Within five f___ weeks of Facebook Platform’s launch, we’ve already seen two of Facebook’s biggest competitors follow suit with plans for major new strategic initiatives to incorporate some of Platform’s most powerful ideas into their own services.
– Earlier this week, Reid Hoffman told Dan Farber that LinkedIn would be announcing platform-esque capabilities later this year:
“Over the next 9 months LinkedIn would deliver APIs for developers, ostensibly to make it more of platform like Facebook…”
– Today, Chris DeWolfe told the Financial Times that MySpace is basically going to follow suit and open up more than it ever has before:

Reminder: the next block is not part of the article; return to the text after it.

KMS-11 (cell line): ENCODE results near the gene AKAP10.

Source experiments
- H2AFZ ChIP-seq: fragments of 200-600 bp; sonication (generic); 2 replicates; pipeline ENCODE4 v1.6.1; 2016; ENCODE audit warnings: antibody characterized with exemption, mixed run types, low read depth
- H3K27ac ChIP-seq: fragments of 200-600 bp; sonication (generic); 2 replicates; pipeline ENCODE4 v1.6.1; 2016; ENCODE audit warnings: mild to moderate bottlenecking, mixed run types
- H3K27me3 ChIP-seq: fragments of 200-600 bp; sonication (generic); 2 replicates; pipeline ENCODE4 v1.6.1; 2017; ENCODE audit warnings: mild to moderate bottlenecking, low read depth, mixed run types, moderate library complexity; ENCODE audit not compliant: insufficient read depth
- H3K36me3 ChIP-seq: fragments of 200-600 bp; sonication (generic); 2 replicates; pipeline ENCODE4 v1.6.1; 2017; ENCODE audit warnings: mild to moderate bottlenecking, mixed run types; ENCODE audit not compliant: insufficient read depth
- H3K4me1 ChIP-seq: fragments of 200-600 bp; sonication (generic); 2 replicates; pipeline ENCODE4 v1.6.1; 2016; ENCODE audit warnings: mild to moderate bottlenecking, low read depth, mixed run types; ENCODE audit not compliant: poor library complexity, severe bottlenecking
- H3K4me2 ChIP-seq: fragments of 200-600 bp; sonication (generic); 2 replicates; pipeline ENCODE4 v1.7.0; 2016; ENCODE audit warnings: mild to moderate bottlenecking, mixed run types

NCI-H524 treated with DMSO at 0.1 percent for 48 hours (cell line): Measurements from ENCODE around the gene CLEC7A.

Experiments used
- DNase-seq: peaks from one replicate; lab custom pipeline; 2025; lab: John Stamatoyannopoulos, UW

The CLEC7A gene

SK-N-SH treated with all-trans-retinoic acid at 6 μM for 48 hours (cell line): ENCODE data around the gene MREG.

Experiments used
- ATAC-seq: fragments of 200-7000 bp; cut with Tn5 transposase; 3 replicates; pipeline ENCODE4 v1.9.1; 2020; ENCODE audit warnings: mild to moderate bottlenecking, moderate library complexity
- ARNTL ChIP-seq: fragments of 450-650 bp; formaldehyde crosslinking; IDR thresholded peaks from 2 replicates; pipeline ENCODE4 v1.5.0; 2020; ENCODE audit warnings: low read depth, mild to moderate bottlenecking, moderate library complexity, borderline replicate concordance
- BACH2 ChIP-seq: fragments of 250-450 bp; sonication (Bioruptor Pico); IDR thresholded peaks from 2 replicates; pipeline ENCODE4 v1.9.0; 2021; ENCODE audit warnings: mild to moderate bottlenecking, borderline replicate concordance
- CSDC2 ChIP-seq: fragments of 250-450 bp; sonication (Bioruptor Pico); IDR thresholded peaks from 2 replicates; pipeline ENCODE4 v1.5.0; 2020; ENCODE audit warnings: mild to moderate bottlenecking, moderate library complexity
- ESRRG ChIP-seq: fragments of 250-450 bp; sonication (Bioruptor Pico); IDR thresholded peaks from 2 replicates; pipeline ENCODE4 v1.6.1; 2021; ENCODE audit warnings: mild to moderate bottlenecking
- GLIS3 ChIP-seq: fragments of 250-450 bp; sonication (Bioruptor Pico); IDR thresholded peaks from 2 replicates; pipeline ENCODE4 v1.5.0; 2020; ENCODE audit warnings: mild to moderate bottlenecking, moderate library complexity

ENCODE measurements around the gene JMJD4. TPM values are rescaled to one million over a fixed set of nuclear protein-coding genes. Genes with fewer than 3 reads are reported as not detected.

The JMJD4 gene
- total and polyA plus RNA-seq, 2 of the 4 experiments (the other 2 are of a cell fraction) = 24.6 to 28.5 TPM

“MySpace is likely to change its technology strategy to allow other online companies to ‘plug’ their web services directly into its social networking site…’The [Facebook] platform is interesting,’ Mr. DeWolfe said.”
With the advent of the Facebook Platform, many entrepreneurs have realized how much harder it is to convince people to build their social network on a new platform than to get them to share a new application with their network where they already are. Facebook has made that business model possible like never before. I expect the number of new “independent” social networking startups to decline dramatically in the coming months as a result.
As we witness the consolidation of social-graph building onto core networking platforms in the coming year, I expect many more big social networks to follow suit with much more open APIs. The Facebook Platform has helped those guys understand the value of building a third party application ecosystem around their “platform,” and they don’t want to miss the boat.